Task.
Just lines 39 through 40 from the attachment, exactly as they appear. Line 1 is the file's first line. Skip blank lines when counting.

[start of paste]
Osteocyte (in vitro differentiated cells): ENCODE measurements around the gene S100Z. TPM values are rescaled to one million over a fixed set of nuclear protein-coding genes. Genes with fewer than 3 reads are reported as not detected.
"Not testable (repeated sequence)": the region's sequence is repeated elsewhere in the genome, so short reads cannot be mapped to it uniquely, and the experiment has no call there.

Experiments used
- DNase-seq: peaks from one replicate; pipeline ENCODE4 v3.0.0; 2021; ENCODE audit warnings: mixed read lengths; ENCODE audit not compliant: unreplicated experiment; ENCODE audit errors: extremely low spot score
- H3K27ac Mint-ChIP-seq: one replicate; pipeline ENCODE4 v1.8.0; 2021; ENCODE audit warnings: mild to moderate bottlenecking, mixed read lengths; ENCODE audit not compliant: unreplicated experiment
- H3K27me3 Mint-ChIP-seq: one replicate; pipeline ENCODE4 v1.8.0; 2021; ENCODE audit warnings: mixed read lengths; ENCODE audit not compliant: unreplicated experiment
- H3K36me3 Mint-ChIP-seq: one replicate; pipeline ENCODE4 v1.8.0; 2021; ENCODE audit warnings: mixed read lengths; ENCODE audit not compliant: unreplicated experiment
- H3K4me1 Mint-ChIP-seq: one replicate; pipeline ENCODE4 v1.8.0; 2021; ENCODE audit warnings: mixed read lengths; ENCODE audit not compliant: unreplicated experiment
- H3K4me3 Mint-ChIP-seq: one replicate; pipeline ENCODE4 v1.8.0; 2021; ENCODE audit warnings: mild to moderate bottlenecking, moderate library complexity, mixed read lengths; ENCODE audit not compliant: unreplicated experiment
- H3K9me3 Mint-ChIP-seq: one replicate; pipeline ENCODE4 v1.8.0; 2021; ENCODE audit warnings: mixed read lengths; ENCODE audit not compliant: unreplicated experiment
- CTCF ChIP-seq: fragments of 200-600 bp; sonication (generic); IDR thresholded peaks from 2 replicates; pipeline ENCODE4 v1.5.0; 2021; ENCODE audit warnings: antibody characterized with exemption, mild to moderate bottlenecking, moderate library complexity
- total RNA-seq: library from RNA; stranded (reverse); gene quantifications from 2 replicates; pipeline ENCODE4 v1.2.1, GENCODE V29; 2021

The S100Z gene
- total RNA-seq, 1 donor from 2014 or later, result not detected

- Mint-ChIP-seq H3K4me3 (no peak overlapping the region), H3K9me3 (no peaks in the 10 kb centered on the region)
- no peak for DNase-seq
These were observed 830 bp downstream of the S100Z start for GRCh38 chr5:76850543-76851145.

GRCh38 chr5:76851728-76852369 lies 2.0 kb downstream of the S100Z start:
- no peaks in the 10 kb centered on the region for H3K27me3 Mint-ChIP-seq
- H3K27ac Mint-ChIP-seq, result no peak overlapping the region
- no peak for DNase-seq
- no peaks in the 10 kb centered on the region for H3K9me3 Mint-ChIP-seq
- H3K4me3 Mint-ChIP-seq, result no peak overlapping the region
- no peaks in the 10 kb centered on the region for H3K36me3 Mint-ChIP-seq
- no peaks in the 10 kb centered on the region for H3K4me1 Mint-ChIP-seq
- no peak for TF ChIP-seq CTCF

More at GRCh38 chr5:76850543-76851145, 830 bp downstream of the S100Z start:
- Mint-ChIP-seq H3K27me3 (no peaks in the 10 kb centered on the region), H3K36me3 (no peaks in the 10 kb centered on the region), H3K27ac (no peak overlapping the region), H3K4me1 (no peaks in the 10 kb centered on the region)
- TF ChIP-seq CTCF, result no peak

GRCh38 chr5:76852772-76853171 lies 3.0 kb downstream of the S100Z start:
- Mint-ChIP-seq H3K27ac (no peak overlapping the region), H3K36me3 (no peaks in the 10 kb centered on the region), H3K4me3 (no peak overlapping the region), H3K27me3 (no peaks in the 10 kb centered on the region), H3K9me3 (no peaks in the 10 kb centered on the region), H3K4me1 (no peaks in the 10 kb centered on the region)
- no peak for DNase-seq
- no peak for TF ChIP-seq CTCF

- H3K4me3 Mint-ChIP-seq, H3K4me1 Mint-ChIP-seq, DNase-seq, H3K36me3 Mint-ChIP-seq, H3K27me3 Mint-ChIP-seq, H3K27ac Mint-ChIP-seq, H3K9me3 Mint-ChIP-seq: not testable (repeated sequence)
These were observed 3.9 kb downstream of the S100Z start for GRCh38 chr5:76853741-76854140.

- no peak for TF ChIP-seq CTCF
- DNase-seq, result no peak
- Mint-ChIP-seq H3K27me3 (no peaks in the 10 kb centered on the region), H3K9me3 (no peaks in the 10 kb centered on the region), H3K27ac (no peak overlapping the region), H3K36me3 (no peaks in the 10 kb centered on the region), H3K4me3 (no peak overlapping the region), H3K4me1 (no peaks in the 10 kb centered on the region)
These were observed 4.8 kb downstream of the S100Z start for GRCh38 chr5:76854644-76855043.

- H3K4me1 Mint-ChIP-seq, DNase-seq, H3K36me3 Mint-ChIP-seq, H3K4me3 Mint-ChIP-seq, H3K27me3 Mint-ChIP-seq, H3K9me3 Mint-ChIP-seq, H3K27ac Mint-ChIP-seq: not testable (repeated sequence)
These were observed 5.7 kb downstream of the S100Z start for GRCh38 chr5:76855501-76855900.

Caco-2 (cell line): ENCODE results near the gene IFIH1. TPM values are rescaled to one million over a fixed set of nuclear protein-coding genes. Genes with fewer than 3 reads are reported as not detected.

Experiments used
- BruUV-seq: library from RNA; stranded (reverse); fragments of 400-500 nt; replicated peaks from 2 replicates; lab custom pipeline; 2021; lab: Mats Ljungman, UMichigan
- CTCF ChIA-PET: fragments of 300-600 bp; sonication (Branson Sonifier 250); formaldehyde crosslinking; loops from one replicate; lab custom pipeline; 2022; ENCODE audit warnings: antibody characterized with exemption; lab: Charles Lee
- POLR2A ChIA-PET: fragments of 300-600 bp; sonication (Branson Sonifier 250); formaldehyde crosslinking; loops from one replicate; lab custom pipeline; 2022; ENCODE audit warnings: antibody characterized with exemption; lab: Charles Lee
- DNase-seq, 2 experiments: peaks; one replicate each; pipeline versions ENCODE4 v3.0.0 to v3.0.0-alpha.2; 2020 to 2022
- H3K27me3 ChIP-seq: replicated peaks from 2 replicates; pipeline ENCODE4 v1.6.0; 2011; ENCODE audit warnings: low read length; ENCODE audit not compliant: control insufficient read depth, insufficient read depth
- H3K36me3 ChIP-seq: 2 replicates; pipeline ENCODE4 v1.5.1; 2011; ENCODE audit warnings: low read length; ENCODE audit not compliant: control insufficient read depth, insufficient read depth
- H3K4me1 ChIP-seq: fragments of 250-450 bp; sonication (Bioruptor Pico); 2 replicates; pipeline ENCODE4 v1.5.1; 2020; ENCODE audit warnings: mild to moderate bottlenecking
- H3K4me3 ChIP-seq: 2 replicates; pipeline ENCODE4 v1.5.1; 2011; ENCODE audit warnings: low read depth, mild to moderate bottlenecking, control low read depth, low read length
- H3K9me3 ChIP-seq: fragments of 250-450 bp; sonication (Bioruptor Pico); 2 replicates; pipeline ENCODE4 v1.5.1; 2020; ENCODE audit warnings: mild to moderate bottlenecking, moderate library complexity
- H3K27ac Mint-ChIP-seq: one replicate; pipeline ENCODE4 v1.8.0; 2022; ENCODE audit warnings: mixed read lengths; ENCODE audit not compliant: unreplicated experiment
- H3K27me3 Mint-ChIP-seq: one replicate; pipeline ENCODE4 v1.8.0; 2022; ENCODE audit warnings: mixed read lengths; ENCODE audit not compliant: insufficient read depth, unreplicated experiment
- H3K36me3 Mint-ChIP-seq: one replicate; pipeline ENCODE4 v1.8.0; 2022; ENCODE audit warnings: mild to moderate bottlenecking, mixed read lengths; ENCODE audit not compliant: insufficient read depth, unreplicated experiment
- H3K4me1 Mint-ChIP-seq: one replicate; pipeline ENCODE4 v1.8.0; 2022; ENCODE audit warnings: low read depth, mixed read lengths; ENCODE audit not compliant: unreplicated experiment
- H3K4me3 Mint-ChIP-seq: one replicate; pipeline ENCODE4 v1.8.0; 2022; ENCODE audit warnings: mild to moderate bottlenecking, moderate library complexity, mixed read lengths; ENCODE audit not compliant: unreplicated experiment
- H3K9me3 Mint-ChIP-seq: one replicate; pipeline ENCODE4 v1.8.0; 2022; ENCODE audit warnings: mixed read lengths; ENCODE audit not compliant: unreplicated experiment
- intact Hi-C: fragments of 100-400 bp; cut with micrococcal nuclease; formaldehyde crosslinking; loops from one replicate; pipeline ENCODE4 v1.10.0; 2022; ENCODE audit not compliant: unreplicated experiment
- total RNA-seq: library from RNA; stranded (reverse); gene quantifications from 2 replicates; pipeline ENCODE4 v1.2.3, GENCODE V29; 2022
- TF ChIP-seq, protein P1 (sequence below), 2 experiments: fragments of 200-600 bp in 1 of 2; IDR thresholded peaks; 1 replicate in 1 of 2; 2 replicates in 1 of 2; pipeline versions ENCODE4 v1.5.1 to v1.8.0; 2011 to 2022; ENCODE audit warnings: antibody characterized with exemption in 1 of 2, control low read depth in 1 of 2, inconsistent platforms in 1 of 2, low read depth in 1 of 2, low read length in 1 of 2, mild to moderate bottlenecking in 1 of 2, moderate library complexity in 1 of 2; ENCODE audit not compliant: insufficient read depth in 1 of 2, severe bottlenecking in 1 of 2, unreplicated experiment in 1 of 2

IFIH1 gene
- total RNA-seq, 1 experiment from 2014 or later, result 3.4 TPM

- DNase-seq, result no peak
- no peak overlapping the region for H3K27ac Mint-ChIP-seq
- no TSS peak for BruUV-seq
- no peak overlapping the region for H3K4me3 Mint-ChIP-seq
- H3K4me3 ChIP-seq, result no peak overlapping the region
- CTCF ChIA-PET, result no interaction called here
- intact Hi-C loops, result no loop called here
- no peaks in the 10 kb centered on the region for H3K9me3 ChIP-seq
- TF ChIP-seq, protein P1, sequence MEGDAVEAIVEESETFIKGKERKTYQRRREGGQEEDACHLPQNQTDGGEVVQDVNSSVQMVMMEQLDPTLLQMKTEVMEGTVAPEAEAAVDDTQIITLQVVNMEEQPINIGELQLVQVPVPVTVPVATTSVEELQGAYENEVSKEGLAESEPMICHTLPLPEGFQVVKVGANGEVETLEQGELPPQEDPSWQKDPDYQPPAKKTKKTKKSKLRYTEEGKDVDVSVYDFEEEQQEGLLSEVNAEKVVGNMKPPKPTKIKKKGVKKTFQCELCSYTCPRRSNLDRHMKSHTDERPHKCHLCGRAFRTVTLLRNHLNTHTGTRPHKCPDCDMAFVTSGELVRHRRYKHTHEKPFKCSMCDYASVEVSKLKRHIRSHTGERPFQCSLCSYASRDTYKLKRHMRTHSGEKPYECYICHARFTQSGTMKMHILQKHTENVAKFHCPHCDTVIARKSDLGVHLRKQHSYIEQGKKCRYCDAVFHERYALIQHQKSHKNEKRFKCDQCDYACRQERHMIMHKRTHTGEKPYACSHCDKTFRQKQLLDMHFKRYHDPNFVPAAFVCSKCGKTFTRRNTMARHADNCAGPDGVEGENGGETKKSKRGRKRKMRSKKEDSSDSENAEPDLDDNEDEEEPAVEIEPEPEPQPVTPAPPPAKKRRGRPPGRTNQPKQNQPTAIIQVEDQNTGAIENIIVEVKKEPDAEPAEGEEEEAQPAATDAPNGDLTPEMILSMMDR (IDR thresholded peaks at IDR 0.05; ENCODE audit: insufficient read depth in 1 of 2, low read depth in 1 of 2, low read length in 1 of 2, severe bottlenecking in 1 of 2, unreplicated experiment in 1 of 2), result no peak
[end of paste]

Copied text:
These were observed 4.8 kb downstream of the S100Z start for GRCh38 chr5:76854644-76855043.

- H3K4me1 Mint-ChIP-seq, DNase-seq, H3K36me3 Mint-ChIP-seq, H3K4me3 Mint-ChIP-seq, H3K27me3 Mint-ChIP-seq, H3K9me3 Mint-ChIP-seq, H3K27ac Mint-ChIP-seq: not testable (repeated sequence)